Even those sociocultural systems that thrive can develop alliances that disserve human well-being, leaving us helpless to resist the blind self-preservation embedded in those systems. Puchner’s chapter on Haiti provides a stark instance of that kind of dysfunction, when a Black hero of the uprising against slavery ends up concluding that he needed “to employ enslaved people to work the fields given to him upon his emancipation.” Our inability to escape capitalism and nationalism in order to address the massive disasters of climate change is another glaring example. The importation and exaltation of Indigenous ways of knowing and behaving may be our last best hope, since those ways can draw on humanity’s atavistic bias.
What I mistrust about Puchner’s thesis is not its welcome defense of cultural amalgamation but rather its presumption that cultures improve as they mate and evolve, because those matings or amalgamations that don’t serve human thriving would go extinct for lack of carriers. That presumption overlooks the way cultures sometimes serve their own replication rather than the well-being of humanity.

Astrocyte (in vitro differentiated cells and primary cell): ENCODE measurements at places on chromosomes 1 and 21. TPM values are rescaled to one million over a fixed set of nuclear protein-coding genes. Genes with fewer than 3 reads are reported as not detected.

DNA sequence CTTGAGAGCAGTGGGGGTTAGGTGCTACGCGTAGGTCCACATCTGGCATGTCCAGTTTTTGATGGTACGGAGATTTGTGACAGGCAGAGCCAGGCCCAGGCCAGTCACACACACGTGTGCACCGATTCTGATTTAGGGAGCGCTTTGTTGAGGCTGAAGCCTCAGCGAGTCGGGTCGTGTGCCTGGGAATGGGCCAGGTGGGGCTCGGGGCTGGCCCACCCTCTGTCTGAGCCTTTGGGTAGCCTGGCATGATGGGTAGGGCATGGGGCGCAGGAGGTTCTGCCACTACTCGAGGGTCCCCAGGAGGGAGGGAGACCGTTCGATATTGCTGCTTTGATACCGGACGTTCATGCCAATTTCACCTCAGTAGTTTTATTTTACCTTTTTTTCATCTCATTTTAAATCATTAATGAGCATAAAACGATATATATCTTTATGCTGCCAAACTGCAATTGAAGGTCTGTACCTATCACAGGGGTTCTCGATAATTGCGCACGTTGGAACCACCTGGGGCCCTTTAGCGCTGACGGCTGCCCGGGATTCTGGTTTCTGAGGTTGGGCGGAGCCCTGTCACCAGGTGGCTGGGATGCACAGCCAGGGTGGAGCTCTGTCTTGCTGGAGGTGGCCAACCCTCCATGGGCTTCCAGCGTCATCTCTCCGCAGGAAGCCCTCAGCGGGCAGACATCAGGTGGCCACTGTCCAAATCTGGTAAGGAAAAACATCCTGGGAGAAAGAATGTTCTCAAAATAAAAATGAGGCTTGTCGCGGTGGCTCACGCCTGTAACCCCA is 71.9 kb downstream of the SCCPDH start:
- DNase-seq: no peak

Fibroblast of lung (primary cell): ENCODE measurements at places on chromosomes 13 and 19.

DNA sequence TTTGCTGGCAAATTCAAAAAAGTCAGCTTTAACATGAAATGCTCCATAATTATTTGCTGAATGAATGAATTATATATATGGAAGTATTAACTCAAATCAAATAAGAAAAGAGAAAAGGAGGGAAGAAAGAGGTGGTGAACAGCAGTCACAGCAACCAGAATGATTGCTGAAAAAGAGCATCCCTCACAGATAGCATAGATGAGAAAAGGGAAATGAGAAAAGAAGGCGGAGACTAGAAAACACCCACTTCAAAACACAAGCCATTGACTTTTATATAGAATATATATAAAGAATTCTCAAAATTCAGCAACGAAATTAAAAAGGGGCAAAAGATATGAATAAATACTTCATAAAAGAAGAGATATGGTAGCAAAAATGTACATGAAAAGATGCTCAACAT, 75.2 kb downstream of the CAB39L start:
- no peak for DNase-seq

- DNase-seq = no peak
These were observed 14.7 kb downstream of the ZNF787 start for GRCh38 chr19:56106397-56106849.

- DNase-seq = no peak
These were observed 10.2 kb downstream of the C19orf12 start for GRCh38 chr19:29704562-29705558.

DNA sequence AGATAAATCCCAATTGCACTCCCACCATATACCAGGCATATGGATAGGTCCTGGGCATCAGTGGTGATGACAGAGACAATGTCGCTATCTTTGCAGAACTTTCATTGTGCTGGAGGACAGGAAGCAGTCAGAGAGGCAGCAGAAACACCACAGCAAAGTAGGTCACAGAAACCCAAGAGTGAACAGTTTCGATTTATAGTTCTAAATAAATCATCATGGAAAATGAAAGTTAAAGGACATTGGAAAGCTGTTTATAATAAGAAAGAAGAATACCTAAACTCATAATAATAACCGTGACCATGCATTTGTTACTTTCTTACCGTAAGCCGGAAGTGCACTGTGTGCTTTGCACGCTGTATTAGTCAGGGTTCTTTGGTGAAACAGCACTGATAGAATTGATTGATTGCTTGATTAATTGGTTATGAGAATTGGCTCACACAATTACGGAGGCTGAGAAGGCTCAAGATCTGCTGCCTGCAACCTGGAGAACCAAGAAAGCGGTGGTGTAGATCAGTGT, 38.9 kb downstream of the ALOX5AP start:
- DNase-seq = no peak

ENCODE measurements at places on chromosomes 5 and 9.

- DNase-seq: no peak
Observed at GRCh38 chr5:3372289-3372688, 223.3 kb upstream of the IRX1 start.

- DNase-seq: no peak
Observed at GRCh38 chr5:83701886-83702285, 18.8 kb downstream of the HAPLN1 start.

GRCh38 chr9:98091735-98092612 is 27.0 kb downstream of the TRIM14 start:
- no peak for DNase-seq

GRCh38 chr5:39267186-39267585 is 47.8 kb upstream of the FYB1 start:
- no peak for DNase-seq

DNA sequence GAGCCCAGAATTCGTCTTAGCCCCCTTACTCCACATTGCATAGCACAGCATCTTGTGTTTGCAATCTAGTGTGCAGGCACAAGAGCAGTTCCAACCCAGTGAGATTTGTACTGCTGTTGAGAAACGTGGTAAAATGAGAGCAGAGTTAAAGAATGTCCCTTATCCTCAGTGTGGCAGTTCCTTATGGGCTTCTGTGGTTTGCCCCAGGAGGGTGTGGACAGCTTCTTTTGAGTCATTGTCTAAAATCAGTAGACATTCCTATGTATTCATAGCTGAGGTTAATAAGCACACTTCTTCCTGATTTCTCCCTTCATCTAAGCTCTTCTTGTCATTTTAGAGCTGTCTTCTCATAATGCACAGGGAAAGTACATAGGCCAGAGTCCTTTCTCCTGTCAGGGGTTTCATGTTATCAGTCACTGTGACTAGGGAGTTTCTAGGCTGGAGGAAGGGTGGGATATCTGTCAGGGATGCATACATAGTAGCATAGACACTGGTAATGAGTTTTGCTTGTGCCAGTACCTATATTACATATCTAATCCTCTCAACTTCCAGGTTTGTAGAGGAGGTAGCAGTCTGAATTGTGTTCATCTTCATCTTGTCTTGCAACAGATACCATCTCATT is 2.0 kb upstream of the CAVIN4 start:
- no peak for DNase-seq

Cultural forms (especially ones whose last name is “ism”) can function like the single-celled Toxoplasma gondii, which—without any conscious intent—tricks insects and mammals into suicidal behavior that helps the parasite enter new hosts. Or like the lancet liver fluke, which sends an agent into the brains of ants that makes them sit atop blades of grass so they will be eaten by cattle or sheep, whose guts are the parasite’s ultimate host. Something similar happens inside us, when gut bacteria convince us to eat unhealthy foods that allow them to outcompete other gut bacteria. But it is not only a physical function.
While the power of cultural evolution is vastly underrated by people outside the field, the dystopic potential of that power is underrated by people within the field. Biologists have long since overcome their old assumption that evolution is progress toward higher levels of perfection, but the triumphalist reading of cultural change (reinforced lately by prominent scholars such as Steven Pinker, Matt Ridley, and Joseph Henrich) needs a cautionary postscript. The cultural constructs that survive and expand are, by a Darwinian (though not neo-Darwinian) process, the ones that are best at recruiting and retaining carriers to preserve and propagate those constructs, not the ones that might be ideal for the long-term thriving of human beings and humane values. Allying with the sanity- and community-protective conservative tendencies of the human mind, such constructs can co-evolve with our species in ways that make them parasites rather than mutualists.